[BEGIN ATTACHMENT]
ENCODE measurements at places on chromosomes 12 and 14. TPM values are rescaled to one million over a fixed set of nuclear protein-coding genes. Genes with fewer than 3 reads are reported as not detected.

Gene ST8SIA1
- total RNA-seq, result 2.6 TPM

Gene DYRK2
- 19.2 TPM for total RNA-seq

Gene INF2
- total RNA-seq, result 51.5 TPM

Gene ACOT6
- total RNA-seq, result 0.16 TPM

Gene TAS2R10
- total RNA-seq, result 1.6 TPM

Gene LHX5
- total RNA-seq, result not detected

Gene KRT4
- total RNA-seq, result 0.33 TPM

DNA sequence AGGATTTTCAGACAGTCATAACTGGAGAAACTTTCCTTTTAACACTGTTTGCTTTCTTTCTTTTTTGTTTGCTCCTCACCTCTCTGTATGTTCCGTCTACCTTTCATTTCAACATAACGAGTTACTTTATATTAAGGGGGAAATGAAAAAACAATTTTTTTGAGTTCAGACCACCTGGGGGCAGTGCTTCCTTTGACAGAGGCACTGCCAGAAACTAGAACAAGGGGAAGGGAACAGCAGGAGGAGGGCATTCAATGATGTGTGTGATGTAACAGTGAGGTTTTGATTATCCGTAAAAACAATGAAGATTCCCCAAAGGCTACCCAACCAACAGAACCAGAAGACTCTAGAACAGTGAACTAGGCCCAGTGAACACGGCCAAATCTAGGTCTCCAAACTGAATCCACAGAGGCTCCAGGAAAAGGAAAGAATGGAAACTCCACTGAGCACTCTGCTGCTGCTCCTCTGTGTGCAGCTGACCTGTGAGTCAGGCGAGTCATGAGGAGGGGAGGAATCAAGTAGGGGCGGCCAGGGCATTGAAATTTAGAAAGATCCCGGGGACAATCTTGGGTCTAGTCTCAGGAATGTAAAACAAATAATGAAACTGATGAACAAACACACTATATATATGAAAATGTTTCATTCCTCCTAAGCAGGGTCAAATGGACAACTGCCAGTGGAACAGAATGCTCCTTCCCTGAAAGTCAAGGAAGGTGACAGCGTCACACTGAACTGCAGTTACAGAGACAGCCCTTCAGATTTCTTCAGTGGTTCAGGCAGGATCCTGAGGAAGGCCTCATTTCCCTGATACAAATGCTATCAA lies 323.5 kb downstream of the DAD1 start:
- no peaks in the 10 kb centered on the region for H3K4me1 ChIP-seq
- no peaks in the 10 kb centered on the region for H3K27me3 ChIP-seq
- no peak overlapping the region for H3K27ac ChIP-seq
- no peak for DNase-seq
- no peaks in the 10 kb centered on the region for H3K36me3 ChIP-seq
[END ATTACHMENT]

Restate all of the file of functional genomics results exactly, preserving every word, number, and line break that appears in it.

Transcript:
ENCODE measurements at places on chromosomes 12 and 14. TPM values are rescaled to one million over a fixed set of nuclear protein-coding genes. Genes with fewer than 3 reads are reported as not detected.

Gene ST8SIA1
- total RNA-seq, result 2.6 TPM

Gene DYRK2
- 19.2 TPM for total RNA-seq

Gene INF2
- total RNA-seq, result 51.5 TPM

Gene ACOT6
- total RNA-seq, result 0.16 TPM

Gene TAS2R10
- total RNA-seq, result 1.6 TPM

Gene LHX5
- total RNA-seq, result not detected

Gene KRT4
- total RNA-seq, result 0.33 TPM

DNA sequence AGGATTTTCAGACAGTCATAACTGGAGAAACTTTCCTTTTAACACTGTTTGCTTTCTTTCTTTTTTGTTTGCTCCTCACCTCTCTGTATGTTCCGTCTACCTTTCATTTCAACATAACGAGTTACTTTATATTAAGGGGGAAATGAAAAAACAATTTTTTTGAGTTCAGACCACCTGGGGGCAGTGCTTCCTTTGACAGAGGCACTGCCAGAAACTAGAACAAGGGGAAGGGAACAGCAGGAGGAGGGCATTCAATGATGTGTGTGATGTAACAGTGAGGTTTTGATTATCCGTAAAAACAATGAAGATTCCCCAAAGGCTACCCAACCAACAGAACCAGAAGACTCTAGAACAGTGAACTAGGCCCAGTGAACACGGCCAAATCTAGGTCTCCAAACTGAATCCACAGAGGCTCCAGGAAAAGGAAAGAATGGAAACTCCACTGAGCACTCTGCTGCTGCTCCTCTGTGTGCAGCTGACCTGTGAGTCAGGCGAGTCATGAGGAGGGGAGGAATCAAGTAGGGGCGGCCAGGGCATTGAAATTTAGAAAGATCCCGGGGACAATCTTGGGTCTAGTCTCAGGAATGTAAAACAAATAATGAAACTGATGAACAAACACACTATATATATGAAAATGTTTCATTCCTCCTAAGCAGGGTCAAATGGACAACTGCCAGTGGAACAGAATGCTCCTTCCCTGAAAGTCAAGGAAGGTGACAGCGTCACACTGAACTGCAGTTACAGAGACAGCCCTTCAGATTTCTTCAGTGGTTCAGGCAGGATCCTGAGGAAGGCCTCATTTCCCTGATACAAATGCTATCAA lies 323.5 kb downstream of the DAD1 start:
- no peaks in the 10 kb centered on the region for H3K4me1 ChIP-seq
- no peaks in the 10 kb centered on the region for H3K27me3 ChIP-seq
- no peak overlapping the region for H3K27ac ChIP-seq
- no peak for DNase-seq
- no peaks in the 10 kb centered on the region for H3K36me3 ChIP-seq